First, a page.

Multifunctional T cells have been shown to be protective in chronic viral infections. However, in mycobacterial infections evidence for a protective role of multifunctional T cells remains inconclusive. Short-term cultures of peripheral blood mononuclear cells stimulated with the early-infection phase induced Mycobacterium tuberculosis (Mtb) RD-1 antigens ESAT6/CFP10 have been mainly used to assess T cell multifunctionality and long-term culture assays have been proposed to be more sensitive than short-term assays to assess memory T-cells, which are essential for long-term immunity. Here, we have used a long-term culture assay system to study the T-cell immune response to the Mtb latency-associated DosR and reactivation Rpf antigens, compared to ESAT6/CFP10, in patients with pulmonary TB (PTB) and household contacts of PTB, long-term latently infected individual (ltLTBI), from an endemic community. Our results show that the DosR encoded Rv1737c (narK2) and Rv2029c (pfkB), and Rv2389c (RpfD) antigens of M. tuberculosis induced a higher frequency of CD4(+) or CD8(+) mono- or bi- (but not triple) -functional T cells producing IFNγ and/or TNFα in ltLTBI compared to PTB. Moreover, the frequency of CD4(+) and/or CD8(+) T cells with a CD45RO(+)CD27(+) phenotype was higher in ltLTBI compared to PTB. Thus, the immune response to selected DosR and Rpf antigens may be associated with long-term latency, correlating with protection from Mtb reactivation in ltLTBI. Further study of the functional and memory phenotypes may contribute to discriminate further between the different states of Mtb infection.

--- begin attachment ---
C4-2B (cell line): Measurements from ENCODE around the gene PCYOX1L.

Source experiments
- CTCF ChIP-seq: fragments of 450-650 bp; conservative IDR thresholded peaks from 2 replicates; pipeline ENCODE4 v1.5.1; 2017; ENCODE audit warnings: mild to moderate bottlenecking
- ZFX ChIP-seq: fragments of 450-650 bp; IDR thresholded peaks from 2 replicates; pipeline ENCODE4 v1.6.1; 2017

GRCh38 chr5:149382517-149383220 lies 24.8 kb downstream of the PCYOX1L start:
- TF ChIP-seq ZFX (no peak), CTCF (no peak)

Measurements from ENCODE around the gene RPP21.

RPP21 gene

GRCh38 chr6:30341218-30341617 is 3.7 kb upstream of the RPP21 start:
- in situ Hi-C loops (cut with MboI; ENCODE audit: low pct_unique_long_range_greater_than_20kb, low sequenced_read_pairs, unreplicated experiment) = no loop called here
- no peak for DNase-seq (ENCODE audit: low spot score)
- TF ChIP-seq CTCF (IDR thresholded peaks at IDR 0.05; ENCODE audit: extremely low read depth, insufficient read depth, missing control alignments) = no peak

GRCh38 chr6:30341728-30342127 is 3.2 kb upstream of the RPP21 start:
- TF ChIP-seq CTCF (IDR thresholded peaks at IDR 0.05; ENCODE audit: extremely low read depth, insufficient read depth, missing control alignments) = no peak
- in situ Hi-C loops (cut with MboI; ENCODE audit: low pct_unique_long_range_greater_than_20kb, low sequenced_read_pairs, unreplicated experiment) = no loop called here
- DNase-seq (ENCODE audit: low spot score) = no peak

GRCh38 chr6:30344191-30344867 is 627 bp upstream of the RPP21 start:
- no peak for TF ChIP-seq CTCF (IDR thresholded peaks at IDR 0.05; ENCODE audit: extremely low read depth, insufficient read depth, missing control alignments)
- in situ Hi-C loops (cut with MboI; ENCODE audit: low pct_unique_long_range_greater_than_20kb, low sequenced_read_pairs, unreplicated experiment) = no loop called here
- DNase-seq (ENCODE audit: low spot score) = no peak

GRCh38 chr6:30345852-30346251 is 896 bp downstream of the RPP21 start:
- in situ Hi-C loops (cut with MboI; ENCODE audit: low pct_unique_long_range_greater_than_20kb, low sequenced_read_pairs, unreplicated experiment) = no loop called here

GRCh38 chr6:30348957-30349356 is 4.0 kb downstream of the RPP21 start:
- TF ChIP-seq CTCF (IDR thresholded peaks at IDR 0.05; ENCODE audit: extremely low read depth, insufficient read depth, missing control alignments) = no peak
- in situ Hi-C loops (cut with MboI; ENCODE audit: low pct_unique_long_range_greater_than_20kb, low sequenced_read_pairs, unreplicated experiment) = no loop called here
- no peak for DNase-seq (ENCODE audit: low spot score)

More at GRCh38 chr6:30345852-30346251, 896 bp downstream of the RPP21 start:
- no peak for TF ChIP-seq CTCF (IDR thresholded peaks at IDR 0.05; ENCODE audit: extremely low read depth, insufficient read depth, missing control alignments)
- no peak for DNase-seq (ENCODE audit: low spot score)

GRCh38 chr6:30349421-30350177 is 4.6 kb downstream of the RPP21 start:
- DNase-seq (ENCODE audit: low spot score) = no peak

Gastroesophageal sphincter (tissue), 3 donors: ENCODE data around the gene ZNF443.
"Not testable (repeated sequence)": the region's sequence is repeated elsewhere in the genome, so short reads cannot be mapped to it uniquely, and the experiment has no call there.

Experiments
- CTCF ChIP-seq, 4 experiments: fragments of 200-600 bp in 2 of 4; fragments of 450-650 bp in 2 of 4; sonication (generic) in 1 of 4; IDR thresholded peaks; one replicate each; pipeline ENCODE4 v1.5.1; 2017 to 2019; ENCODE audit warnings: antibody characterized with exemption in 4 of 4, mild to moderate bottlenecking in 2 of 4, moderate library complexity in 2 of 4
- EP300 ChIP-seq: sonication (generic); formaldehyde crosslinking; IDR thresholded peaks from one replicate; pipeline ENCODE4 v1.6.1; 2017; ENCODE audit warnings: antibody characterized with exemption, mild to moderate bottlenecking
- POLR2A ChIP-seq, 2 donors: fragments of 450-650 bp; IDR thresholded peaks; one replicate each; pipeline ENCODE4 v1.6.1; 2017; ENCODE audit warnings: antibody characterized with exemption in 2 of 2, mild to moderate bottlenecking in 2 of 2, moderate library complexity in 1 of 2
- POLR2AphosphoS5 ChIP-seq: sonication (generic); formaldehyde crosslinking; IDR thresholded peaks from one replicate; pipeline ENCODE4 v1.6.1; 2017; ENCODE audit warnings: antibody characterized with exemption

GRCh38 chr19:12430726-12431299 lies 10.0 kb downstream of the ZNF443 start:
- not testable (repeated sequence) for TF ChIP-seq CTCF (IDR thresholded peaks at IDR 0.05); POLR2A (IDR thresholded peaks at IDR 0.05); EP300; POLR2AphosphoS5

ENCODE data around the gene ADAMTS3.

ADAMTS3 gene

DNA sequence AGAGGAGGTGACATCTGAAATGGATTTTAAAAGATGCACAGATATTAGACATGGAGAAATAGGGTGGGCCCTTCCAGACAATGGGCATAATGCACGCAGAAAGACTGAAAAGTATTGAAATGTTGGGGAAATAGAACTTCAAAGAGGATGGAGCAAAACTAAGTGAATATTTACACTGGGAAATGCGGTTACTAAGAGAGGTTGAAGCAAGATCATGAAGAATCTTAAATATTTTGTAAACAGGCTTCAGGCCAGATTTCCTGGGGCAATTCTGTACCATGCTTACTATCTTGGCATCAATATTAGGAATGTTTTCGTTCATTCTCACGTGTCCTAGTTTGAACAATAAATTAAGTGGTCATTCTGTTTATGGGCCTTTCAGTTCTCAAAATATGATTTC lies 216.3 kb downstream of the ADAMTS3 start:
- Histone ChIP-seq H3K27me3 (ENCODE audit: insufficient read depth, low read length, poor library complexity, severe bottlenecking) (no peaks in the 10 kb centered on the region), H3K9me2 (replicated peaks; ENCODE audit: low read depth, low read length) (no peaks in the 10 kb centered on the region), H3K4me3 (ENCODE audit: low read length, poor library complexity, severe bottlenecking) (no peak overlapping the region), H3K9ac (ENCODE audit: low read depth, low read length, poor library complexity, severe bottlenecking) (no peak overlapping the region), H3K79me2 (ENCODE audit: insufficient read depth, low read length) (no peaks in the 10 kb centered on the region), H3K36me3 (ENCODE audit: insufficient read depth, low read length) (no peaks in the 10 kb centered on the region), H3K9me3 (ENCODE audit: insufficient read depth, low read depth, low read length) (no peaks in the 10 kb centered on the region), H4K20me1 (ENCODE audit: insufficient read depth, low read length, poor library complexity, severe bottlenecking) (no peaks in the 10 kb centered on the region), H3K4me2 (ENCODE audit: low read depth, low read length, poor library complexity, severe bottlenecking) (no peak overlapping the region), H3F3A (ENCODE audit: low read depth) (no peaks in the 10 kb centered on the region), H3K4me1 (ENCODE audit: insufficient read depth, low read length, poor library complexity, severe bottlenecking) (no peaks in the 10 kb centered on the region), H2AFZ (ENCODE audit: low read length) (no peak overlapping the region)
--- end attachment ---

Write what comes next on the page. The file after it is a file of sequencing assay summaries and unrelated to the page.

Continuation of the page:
Multifunctional T cell response to DosR and Rpf antigens is associated with protection in long-term M. tuberculosis-infected individuals in Colombia.